U.S. Ranked Behind Other Nations in Primary Care Areas
About 28% of U.S. primary care physicians use electronic health records, compared with 98% in the Netherlands, 92% in New Zealand, 89% in the United Kingdom, 79% in Australia and 42% in Germany, according to a study published on Thursday on the Health Affairs Web site, the Washington Post reports.
For the study, sponsored by the Commonwealth Fund, researchers surveyed more than 6,000 PCPs in seven nations and found that only Canadian physicians, at 23%, used EHRs at a lower rate than U.S. physicians.
The study also found that 23% of U.S. PCPs had computerized systems to inform them of potential problems with prescription drug interactions, the lowest rate among physicians in all nations except Canada. About 93% of Dutch PCPs had such systems, the study found (Lee, Washington Post, 11/3).
In addition, the study found that 15% of U.S. PCPs received computerized alerts to provide patients with test results, compared with 53% of U.K. physicians, and that 18% of U.S. PCPs used computer systems to send patients reminders for preventive or follow-up care, compared with 93% of New Zealand and 83% of U.K. physicians.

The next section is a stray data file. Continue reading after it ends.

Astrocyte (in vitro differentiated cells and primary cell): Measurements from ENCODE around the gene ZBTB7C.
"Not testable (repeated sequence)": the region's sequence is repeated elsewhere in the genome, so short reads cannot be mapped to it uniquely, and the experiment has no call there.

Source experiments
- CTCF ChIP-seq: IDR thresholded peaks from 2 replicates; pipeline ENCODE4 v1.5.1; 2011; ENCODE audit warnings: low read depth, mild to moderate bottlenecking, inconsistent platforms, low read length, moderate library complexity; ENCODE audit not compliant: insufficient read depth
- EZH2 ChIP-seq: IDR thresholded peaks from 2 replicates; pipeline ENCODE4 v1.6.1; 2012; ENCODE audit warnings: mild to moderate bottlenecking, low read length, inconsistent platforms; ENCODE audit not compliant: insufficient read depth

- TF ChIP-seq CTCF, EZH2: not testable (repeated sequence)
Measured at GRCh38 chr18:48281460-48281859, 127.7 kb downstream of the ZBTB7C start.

According to the study, 20% of U.S. PCPs had the ability to produce lists of patients who are due or overdue for tests or preventive care, compared with 82% of New Zealand and 64% of German physicians. About 19% of U.S. PCPs had computerized systems to assist them with seven or more functions in clinical care, compared with 87% of New Zealand and 83% of U.K. physicians, the study found (Reichard, CQ HealthBeat, 11/2).
The study also found that:
- 30% of U.S. PCPs had financial incentives to improve the quality of care they provide, compared with 95% of U.K physicians;
- 40% of U.S. PCPs had arrangements for after-hours care, compared with 95% of Dutch, 90% of New Zealand, 87% of U.K., 76% of German and 47% of Canadian physicians;
- U.S. PCPs reported the highest rate of patients who had problems with out-of-pocket health care costs (Washington Post, 11/3);
- 33% of U.S. PCPs routinely provided patients with chronic diseases written instructions about care management, compared with 63% of German and 14% of Canadian physicians; and
- 9% of U.S. physicians reported long wait times for diagnostic tests, compared with 57% of U.K. and 51% of Canadian physicians.